If I had “made him wrong,” I would then have had no success, and probably, even if I had appealed and pushed the paper through, which might have succeeded, the paper would have been weaker, since the goal would be to communicate a message precisely to skeptics. So I rewrote the paper to address his objections.

I’ve been trained to do this, this isn’t just some accidental personality trait. It worked, as I’d expect. (And when I talk about my training, someone like Sifferkoll imagines an abusive cult…. goes to show!)

I feel when there is such an attempt at science it should be treated with respect even if totally misguided, and badly done, as long as participants themselves behave properly.

Right. To make that happen takes facilitation. It is well-known how to do this in standard deliberative process — which happens to be another long-term study of mind. This does not generally happen with “free discussion” fora. It takes much more focus. It is possible here, but the possibility is broader than this one blog.

We use pages to build content. Blog posts are in-the-flow, often reactive to immediate events. Blog posts are opinionated, that’s part of the fun. While pages may be opinionated as well, they can also be deliberately neutral. Our Rossi v. Darden Docket and case files page is intended to be totally neutral, clear fact, uncontroversial. If anyone objects, we will look at it and attempt to address the objection, to become fully neutral-by-complete-consensus, to the maximum extent possible.

That way in the chance there is something weird going on this gets considered. What makes LENR unlikely as science is not the Coulomb barrier, but all the other things that don’t fit nuclear reactions.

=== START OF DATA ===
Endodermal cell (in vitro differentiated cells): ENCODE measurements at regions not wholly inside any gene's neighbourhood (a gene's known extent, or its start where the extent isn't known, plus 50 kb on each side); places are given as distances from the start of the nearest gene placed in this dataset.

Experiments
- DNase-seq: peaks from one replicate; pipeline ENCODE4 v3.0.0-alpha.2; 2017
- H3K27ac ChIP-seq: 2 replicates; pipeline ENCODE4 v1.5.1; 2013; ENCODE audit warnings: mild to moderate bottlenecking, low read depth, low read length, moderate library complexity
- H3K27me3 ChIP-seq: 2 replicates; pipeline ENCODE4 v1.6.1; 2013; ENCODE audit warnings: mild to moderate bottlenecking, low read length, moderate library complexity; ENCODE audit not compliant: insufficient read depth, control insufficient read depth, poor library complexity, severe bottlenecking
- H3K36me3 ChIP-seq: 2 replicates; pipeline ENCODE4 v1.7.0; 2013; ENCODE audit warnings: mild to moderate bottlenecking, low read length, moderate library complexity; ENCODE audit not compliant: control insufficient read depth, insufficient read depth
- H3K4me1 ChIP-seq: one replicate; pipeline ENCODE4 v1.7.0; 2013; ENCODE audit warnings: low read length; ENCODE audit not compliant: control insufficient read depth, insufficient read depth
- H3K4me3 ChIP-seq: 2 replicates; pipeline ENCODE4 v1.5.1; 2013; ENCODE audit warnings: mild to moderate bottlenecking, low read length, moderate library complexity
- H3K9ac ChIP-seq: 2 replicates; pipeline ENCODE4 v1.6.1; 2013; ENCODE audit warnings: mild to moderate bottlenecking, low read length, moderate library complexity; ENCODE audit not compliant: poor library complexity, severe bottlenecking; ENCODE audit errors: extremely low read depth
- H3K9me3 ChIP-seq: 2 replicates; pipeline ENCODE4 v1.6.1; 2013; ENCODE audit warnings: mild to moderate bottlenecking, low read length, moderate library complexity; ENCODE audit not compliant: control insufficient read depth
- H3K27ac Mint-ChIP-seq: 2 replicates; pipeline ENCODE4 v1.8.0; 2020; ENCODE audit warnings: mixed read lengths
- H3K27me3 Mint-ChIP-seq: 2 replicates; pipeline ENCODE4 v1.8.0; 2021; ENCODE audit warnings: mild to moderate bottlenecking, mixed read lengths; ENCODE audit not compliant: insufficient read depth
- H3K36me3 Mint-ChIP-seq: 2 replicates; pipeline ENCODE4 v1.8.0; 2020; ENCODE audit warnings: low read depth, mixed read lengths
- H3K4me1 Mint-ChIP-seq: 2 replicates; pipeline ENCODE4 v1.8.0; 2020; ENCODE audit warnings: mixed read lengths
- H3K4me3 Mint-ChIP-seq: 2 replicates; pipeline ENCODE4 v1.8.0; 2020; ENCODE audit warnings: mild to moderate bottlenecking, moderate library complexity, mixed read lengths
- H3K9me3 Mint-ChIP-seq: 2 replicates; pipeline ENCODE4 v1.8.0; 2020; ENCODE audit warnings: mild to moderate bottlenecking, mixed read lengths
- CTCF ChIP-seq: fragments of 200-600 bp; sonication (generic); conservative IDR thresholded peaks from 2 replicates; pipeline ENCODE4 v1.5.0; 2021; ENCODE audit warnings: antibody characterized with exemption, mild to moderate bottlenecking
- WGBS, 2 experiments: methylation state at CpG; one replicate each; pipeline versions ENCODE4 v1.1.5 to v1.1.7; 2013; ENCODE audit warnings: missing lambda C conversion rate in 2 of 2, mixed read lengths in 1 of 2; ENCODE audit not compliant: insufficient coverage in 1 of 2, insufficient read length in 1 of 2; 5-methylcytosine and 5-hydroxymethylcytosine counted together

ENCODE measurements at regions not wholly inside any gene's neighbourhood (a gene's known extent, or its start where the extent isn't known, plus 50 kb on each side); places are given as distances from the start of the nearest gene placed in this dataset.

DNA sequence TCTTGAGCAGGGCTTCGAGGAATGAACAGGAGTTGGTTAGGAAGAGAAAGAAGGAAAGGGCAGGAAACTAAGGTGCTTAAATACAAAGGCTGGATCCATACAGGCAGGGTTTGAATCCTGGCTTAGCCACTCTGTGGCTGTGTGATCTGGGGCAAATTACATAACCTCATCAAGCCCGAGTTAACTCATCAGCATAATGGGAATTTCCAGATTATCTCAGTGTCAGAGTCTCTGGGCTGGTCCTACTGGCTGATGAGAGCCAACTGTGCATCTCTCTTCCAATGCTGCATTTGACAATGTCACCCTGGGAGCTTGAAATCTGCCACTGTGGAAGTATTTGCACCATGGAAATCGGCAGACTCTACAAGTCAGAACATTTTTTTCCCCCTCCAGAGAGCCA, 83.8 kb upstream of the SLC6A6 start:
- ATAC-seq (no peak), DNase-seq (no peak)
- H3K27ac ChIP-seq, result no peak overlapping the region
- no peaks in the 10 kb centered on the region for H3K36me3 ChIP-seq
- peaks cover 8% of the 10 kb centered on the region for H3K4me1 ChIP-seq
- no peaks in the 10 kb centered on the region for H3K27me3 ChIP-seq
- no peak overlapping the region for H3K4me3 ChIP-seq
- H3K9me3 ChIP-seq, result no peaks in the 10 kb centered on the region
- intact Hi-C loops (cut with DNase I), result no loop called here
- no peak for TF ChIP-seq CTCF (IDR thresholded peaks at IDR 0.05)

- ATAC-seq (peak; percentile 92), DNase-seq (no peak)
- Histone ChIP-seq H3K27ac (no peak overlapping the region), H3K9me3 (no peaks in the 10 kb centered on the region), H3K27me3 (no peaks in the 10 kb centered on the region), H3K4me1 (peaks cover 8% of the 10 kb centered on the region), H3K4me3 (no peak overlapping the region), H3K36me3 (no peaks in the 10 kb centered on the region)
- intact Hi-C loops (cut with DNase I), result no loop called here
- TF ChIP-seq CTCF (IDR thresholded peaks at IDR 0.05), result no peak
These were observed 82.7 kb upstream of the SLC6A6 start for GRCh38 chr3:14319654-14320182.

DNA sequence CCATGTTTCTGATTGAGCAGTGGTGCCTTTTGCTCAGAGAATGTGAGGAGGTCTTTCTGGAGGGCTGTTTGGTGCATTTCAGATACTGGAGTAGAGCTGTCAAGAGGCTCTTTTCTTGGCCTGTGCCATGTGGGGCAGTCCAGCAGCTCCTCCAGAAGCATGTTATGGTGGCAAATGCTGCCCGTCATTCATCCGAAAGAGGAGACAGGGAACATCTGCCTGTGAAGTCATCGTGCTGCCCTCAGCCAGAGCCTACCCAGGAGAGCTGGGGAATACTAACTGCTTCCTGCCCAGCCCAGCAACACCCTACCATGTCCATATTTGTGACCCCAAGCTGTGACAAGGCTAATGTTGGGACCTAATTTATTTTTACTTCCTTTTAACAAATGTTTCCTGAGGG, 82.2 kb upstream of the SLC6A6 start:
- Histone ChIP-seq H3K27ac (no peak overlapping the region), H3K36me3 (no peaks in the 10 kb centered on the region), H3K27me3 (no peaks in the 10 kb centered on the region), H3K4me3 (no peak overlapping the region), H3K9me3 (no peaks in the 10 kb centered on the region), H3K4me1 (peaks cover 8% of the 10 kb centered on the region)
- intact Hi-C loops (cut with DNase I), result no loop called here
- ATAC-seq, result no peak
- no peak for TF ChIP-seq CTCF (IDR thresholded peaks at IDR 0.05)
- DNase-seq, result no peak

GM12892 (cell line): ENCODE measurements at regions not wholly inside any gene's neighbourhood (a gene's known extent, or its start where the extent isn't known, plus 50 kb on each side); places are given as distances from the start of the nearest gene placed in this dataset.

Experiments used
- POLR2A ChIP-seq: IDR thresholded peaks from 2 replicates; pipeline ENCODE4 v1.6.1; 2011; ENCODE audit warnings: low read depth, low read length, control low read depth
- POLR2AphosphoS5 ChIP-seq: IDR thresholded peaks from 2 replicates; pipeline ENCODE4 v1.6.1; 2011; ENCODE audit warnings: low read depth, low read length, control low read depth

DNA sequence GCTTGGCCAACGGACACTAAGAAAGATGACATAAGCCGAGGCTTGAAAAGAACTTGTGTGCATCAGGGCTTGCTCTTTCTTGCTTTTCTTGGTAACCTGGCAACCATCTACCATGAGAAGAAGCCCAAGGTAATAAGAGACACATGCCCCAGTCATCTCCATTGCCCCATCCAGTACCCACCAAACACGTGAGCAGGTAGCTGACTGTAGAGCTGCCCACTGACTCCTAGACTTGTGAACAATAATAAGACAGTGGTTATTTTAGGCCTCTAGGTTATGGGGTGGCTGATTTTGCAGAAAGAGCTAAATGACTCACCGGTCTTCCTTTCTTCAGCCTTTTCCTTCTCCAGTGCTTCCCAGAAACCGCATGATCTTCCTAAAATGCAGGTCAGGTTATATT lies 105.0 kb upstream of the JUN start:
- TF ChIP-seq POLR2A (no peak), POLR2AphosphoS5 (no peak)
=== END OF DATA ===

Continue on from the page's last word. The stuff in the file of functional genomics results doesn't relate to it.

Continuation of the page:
Well, obviously, I will suggest that this is uninformed and based on a shallow view of the research, but we may address this issue piecemeal. The original claim was an “unknown nuclear reaction,” and so the claim here would require that all nuclear reactions would fit some standard model, but, in fact, there are known nuclear reactions that would be exceptions.

The approach, consideration by theory, is defective. The real questions were always (1) is there a heat anomaly? and (2) what are the confirmed correlates? These are experimental questions, not theoretical ones. Only after developing clear evidence on those two questions is there basis for moving on to speculations about causation. I’m not starting that discussion here, but I assume we will do this. I will note that Texas Tech does not refer to the subject of their research as LENR, but as AHE, Anomalous Heat Effect.

Shanahan ought to agree with this! After all, he thinks he has identified a cause for the anomaly, and it is testable, so how could Kirk attempt to have Texas test his idea? Bloviate on LENR Forum? Why do I think that likely to fail? Kirk has ruled out doing his own experiments. So how can he motivate those with the resources and inclination to do experiments to test his theories?

It’s obvious: he’s clueless, disempowered, and, I’d say, shoots himself in the foot by how he writes, and takes no responsibility for his failure to communicate, thinking it is their fault.

So help him out!

In which case you have a choice of non-nuclear really weird (because we don’t have another way that makes sense to get the claimed energies) or nuclear nothing fits. I’m never sure why in this case people claiming excess heat as they do jump on nuclear, unless for example the He4 evidence were to become real.

Funny you should mention that! You might start with my paper, which did, after all, make it through an initially hostile peer review. Critique it (here or on Wikiversity). Maybe even write a critique and send it to Current Science. Become familiar with the evidence, well enough that you could write that damn paper yourself (even if you disagree with this or that). The process will educate you.

The deficiencies of the existing research are fairly obvious, but they all pointed, not to rejection, but to calling for more research, very specific research, not some endless investigation into the unknown. The research questions to be addressed are not exactly “nuclear,” they are really chemistry and measurement. Yes, the results, so far, lead to a “nuclear” conclusion, and I found that the existing evidence was strong enough to allow recommending the research as being very likely to generate results of high interest, unlike much LENR research, where millions of dollars of effort may come up with zilch.